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ILA FRANCE PORCHER
Ethologist, wildlife artist, author
Having observed wild animals as a wildlife artist all my life, I am now working full time to establish the sentience of animals in the literature. I have known a range of species very well, and often made copious notes about their daily actions. These actions seemed to leave no doubt that the animal, no matter which one it happened to be, was thinking.
Cognition, or thinking in animals, is shown when an individual must have thought about a situation and come to a conclusion, or decision, instead of using trial and error.
Every species I have observed so far, including sharks, has not only shown nearly continuous evidence of cognition, but was able to hold an idea in mind for long periods while working towards a goal. Such intentional behaviour by an animal, assuming a future in the making and demonstrating learning from the past, suggests the presence of an over-seeing, self-serving awareness, or consciousness, that manipulates the mental concepts (thoughts), makes moment-to-moment decisions, and keeps its purposes in mind as it pursues its life.
After all, for an animal to survive in this world, it must be able to comprehend reality accurately enough to respond to it appropriately, or it will go straight into evolution’s garbage can.
My books reflect my approach of watching the actions and interactions of individuals, and showing how these actions reveal animals to be sentient, intelligent beings, pursuing lives that very much matter to them.
My latest book:
The SPIRIT OF wILD DUCKS
Though until now I have written mostly about sharks, when I was not with them, I was studying birds, and in publishing my bird material I begin with the story of a flock of ducks that lived upon the river Yerre in France. Their story is complicated by the hunting season which devastated them, and the pollution of their river which caused them to fall ill every few weeks. The accounts of the events in their lives are supplemented by a generous photo-documentation inserted into the text which transports you into their intimate company. This is the first such in-depth documentation of duck behaviour.
In knowing the cognitive abilities, social natures, and spirit of these unusual birds, you will never think about ducks in the same way again.
The True Nature of SharkS
This timely book will make the mysterious world of sharks come alive for you. On meeting reef sharks, I saw immediately that they are very different from the mammals and birds we are more familiar with, so launched an intensive study of their behaviour, their social structure, and their daily lives, which lasted for seven years. These observations were supplemented with shorter periods of underwater observation of wild tiger, bull, and lemon sharks. I was credited with finding a way to study sharks without killing them, and yet no one from the marine science community has done any comparable studies of wild sharks underwater. Shark science has underestimated these maligned animals, and this failure of biological inquiry is examined too, in this ground-breaking book.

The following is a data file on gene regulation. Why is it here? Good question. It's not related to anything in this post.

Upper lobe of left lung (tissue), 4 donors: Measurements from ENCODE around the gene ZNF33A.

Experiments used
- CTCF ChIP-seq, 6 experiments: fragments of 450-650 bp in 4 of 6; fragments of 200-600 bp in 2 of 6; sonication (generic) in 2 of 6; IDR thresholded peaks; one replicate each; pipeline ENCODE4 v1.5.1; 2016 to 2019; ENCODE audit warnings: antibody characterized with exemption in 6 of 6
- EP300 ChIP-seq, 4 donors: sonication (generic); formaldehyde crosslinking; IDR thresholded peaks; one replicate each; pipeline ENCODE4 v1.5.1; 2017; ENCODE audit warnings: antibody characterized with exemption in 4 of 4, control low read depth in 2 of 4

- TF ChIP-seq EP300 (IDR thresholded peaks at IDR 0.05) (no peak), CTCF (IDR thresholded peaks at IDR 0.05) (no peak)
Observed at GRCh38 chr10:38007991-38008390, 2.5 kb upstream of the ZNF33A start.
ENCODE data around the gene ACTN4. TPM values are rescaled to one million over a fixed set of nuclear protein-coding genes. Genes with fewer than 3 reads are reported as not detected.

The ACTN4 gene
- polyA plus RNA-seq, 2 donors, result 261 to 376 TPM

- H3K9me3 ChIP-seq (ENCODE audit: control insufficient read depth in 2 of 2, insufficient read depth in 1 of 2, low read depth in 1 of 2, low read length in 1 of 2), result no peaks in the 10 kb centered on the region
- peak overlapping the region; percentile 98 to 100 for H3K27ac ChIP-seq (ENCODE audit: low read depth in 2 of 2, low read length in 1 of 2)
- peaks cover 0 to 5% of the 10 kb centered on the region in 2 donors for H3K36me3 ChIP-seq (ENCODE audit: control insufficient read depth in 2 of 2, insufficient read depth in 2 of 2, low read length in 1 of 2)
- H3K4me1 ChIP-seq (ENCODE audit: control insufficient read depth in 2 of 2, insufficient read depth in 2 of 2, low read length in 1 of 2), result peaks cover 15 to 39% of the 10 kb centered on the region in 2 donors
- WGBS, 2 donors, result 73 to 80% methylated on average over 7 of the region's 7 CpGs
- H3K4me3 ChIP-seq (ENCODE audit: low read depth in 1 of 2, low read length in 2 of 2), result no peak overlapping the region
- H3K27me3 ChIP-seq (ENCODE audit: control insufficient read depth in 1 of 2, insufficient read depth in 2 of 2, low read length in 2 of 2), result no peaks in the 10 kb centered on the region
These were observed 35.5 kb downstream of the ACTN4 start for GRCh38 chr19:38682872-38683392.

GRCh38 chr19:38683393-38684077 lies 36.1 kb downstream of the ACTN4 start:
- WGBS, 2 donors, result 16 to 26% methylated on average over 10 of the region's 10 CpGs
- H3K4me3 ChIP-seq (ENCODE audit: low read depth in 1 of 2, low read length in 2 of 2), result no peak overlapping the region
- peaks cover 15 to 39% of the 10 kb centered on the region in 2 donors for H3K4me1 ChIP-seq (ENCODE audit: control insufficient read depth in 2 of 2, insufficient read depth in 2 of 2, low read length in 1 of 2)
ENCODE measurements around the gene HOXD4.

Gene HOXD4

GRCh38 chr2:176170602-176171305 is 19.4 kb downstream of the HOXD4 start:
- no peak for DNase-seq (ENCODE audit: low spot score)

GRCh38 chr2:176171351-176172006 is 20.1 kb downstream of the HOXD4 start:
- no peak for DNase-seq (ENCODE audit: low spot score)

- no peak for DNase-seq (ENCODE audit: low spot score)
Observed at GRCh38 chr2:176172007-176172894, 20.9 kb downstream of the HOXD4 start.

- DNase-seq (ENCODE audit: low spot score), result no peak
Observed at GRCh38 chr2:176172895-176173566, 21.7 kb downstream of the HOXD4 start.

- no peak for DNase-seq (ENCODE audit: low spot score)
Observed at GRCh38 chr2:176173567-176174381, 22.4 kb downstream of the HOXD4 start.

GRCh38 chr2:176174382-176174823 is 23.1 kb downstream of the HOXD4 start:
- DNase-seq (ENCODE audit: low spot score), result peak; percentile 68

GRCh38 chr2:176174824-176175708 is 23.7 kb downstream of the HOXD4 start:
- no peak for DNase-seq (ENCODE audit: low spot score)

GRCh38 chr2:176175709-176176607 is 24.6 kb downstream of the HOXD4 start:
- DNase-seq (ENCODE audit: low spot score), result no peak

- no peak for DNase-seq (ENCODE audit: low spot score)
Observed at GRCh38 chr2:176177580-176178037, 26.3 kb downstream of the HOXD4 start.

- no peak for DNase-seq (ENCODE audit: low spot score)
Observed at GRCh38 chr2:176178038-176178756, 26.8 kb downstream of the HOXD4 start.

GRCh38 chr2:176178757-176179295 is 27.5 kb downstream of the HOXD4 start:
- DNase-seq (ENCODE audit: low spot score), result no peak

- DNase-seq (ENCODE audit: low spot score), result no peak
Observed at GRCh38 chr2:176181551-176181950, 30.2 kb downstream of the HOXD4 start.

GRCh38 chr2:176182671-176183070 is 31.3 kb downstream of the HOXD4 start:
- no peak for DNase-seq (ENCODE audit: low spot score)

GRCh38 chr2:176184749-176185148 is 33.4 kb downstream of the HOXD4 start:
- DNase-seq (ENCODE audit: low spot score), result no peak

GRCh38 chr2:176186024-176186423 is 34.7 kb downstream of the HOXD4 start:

It includes the findings of other researchers to lay out a full-scale study of shark behaviour.
The Shark sessions
The True Nature of Sharks lays out the findings of my ethological study of reef sharks, and The Shark Sessions tells the story of the study. Isolated in Tahiti, I tried to understand these unusual animals and soon identified 600 blackfin reef sharks; I could recognize 300 on sight. Other species also used the lagoon. The book includes the visit of a BBC film crew after my findings that sharks were using cognition were announced at a conference at the Max Planck Institute. For by then they were being massacred for the shark fin soup market, and I wanted to get the news of their plight out of the country. I wrote down their story so that the world would find out what they were like, and the strange and startling things that happened, for when when shark finning came to those innocent islands, they were lost...
Merlin: THe Mind
of a Sea Turtle
While the intelligent awareness, and consciousness of our pets is increasingly accepted in our society, a strong prejudice lingers against the idea that animals considered "cold" and "low," such as fish, sharks, amphibians, and reptiles, could be sentient. This book shows how mistaken such an attitude really is. The lives of sea turtles in the context of a society that hunts them are revealed in vivid words in this account of what happened to four sea turtles in Tahiti.
Their actions in different situations provide a revealing glimpse into their minds. They could plan ahead, cooperate against their own instincts and use deceptive strategies. They remembered abuse and tried to avoid more suffering, and their behaviour was flexible according to the circumstances.
This evidence of their conscious approach to life provides another reason to insist on their protection.